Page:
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Transportation Secretary Pete Buttigieg says “safety is going to be our North Star, as always,” following the outage of the Federal Aviation Administration system on Wednesday.
Watch the briefing in the player above.
“In the middle of the night, it became clear that there were still issues in the accuracy of the information that was moving through.” Buttigieg said. “That’s what led to a call, I think, around 5 a.m. for a complete reboot.”
The outage revealed how dependent the world’s largest economy is on air travel, and how dependent air travel is on an antiquated computer system called the Notice to Air Missions, or NOTAM.
Before commencing a flight, pilots are required to consult NOTAMs, which list potential adverse impacts on flights, from runway construction to the potential for icing.
READ MORE: FAA computer outage brings U.S. flights to a standstill as departing planes grounded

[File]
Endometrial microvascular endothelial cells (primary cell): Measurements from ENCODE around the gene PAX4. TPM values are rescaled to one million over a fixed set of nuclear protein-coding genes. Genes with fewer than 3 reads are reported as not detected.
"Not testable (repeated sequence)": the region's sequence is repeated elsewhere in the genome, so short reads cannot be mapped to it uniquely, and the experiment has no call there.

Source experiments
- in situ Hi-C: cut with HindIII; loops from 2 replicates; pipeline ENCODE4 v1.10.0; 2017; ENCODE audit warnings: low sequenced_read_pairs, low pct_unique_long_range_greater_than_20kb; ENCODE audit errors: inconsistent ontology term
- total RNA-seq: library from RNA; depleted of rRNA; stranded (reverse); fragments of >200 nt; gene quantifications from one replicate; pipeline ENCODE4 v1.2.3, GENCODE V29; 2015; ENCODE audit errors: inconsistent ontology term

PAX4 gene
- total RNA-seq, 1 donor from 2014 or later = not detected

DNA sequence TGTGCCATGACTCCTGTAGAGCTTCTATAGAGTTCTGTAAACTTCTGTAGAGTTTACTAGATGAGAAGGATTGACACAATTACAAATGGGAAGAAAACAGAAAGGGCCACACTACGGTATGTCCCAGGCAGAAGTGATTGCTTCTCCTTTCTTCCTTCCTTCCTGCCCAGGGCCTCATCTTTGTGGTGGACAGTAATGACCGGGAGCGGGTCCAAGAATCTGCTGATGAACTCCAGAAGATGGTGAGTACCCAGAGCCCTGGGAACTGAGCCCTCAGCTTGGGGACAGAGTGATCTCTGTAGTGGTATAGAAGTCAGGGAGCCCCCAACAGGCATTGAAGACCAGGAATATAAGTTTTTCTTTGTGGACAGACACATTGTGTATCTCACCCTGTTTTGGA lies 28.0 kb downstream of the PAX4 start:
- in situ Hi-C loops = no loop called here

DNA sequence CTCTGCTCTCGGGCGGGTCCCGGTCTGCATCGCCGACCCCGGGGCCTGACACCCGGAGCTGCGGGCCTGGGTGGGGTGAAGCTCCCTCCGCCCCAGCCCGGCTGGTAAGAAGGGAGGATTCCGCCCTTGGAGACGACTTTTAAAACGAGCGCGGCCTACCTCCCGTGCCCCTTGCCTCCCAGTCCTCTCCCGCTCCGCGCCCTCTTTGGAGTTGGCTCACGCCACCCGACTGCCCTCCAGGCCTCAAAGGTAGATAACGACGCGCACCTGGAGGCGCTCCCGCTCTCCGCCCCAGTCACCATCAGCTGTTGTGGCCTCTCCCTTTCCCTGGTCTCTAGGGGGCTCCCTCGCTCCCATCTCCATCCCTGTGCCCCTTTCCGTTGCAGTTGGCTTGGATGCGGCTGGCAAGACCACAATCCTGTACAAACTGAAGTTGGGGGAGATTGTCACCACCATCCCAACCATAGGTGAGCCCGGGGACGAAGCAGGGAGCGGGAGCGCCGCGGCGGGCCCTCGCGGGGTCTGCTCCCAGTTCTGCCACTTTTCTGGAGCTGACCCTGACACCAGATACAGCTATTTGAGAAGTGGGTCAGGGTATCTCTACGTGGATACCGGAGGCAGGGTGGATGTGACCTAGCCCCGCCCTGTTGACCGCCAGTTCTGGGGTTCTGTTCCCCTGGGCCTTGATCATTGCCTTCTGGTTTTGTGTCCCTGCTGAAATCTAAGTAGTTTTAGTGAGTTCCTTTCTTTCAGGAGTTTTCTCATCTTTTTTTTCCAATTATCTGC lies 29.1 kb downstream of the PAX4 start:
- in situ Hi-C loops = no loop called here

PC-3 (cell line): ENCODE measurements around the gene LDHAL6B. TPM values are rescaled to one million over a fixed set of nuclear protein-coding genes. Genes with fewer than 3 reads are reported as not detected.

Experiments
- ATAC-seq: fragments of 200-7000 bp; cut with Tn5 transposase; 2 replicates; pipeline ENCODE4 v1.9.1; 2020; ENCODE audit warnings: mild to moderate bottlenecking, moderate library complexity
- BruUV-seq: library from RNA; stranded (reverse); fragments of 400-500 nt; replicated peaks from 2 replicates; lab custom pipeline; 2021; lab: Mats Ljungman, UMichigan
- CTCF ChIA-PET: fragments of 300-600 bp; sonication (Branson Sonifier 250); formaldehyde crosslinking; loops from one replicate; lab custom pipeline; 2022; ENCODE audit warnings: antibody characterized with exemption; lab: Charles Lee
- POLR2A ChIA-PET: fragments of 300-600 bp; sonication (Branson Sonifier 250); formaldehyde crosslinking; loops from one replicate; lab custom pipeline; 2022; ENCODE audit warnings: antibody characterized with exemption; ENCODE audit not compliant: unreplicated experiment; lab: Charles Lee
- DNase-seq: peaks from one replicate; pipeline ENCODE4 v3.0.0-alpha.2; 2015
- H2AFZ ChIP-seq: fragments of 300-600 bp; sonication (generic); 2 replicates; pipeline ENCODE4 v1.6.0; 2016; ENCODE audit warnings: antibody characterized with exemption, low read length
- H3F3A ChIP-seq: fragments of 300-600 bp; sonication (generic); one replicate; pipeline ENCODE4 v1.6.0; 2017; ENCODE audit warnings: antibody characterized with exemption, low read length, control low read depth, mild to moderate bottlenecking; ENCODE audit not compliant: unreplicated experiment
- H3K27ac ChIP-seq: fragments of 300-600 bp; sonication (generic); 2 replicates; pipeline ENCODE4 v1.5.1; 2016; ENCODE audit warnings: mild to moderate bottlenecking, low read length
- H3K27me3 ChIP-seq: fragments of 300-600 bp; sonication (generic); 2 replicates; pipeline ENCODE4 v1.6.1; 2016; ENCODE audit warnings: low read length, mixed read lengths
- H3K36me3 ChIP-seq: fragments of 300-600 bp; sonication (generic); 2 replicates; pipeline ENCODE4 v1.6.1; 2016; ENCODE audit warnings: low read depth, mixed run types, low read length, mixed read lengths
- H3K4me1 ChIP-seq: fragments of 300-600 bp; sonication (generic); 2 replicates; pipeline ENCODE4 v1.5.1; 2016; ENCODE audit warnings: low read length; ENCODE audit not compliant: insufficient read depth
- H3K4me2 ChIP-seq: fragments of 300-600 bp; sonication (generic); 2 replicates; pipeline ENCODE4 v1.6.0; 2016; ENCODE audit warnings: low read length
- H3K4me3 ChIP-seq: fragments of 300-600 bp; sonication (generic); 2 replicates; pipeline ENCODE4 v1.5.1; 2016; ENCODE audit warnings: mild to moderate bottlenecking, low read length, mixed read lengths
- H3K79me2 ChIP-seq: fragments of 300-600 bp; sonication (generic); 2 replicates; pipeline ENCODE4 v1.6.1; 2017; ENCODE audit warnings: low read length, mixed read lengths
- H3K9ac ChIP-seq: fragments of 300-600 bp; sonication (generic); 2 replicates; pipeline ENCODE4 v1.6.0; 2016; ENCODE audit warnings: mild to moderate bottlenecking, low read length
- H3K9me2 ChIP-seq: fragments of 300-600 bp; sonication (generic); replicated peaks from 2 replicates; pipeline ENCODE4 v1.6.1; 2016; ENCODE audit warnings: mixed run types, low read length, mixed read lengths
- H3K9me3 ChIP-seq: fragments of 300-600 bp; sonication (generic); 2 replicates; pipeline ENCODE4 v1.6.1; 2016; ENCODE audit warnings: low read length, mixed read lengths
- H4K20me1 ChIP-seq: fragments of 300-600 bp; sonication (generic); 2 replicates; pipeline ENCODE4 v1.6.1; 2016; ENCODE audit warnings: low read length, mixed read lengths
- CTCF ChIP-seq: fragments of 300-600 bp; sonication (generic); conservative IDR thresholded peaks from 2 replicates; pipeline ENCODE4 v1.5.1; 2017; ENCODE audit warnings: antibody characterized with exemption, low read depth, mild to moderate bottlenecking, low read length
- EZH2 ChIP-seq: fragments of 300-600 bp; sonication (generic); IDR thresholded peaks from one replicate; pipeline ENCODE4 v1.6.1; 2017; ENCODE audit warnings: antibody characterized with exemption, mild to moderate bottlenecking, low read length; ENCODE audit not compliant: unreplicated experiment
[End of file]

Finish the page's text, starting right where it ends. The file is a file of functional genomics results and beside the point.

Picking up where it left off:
The system used to be telephone-based, with pilots calling dedicated flight service stations for the information, but has moved online.
The NOTAM system broke down late Tuesday, leading to more than 1,100 flight cancelations and 7,700 delayed flights by midday Wednesday, according to the flight tracking website FlightAware.
The chaos is expected to grow as backups compound. More than 21,000 flights were scheduled to take off in the U.S. Wednesday, mostly domestic trips, and about 1,840 international flights expected to fly to the U.S., according to aviation data firm Cirium.
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